A municipal light plant cooperative owned by light departments of Braintree, Taunton, Concord, Hingham, and Wellesley, Massachusetts that serves as a wholesale risk management and energy trading organization serving the needs of municipal utilities in the northeast, including managing their power supplies and promoting conservation, efficiency, and environmental stewardship.

Energy Star

The federal government-backed symbol for energy efficiency.

Executive Office of Energy and Environmental Affairs (EEA)

A cabinet-level office that oversees Massachusetts’ environmental and energy agencies.

Green Energy Consumers Alliance

A non-profit that serves Massachusetts and Rhode Island residents with a mission to harness the power of consumers to speed the transition to a low-carbon future.

MassCEC

The Massachusetts Clean Energy Center (MassCEC) is a state economic development agency dedicated to accelerating the growth of the clean energy sector to meet the Commonwealth’s clean energy, climate, and economic development goals.

Mass Save

Collaborative of Massachusetts’ natural gas, electric utilities, and energy efficiency service providers to help Massachusetts’ residents save money and energy through energy efficiency measures.

MMWEC

The Joint Action Agency for Massachusetts municipal utilities, delivering the wholesale power supply, financial, risk management and other services needed by municipal utilities to participate effectively in today’s electric utility industry.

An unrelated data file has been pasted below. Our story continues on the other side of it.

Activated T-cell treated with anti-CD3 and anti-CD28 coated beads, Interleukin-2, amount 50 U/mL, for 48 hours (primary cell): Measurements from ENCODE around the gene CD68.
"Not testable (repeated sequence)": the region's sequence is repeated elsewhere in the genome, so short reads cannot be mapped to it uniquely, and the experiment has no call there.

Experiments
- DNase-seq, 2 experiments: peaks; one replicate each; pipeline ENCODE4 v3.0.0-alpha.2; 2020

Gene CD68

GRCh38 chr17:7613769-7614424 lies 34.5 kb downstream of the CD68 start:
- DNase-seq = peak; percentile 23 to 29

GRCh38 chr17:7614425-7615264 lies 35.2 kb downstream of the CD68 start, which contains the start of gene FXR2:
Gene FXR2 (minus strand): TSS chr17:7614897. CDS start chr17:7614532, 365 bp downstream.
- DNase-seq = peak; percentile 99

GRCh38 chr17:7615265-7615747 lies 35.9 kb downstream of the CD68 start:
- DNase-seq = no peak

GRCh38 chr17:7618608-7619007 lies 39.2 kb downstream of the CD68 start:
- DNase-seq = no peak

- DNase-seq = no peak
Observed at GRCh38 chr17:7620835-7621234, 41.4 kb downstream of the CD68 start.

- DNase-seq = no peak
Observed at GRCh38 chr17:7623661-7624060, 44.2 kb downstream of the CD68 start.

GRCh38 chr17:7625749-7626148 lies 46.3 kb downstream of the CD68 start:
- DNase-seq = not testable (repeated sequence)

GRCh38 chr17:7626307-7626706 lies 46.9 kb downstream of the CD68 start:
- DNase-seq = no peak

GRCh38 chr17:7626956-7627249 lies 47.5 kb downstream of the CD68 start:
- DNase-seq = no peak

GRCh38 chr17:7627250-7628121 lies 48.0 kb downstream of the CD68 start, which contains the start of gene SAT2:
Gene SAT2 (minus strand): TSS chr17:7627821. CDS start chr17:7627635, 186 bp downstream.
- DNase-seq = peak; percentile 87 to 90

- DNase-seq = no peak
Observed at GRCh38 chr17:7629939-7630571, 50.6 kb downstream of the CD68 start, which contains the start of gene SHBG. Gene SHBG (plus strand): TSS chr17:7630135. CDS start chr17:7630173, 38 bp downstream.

Muni HELPS

An MMWEC program that delivers free home energy audits and innovative energy technology to MMWEC customers.

Northeast Energy Efficiency Partnership

Northeast Energy Efficiency Partnership (NEEP) is a non-profit accelerating energy efficiency in the Northeast and Mid-Atlantic states. It is one of six Regional Energy Efficiency Organizations (REEOs) funded, in part, by US Department of Energy to support state efficiency policies and programs.

Solar Hot Water

Evacuated Tube

Solar collectors with thin, copper tubes filled with fluid, inside a vacuum-sealed clear glass plastic tube. Evaporated tube collectors typically perform better during the winter than flat plate collectors, but they are not as efficient at warmer temperatures. View Image

Flat Plate

Solar collectors with a clear glass or plastic casing over a dark metal collector with embedded copper tubes with fluid inside. Flat plat collectors traps heat like a greenhouse.

Flat plate collectors can operate at a wide range of temperatures. View Image

Ground Mounted

Solar collectors mounted on the ground often near a building. Collectors are tilted on the ground to optimize solar exposure. View Image

Roof Mounted

Solar collectors mounted on the roof of a building. Collectors are generally mounted directly to the roof, but sometimes they are tilted up at a different angle (especially on flat roofs) to optimize their solar exposure. View Image

Solar Collectors

Solar collectors are devices that collect solar radiation from the sun. These devices are primarily used for heating water for personal use. These collectors are often mounted on the roof, although they can also be mounted on the ground or on the side of a building. View Image

Wall Mounted

Solar collectors mounted on the side of a building. Collectors can be mounted flush to the wall or tilted at a different angle to optimize solar exposure (sometimes called an awning mount). View Image

Solar Photovoltaics (PV)

Net Metering

A billing mechanism that credits solar energy system owners for the electricity they add to the grid.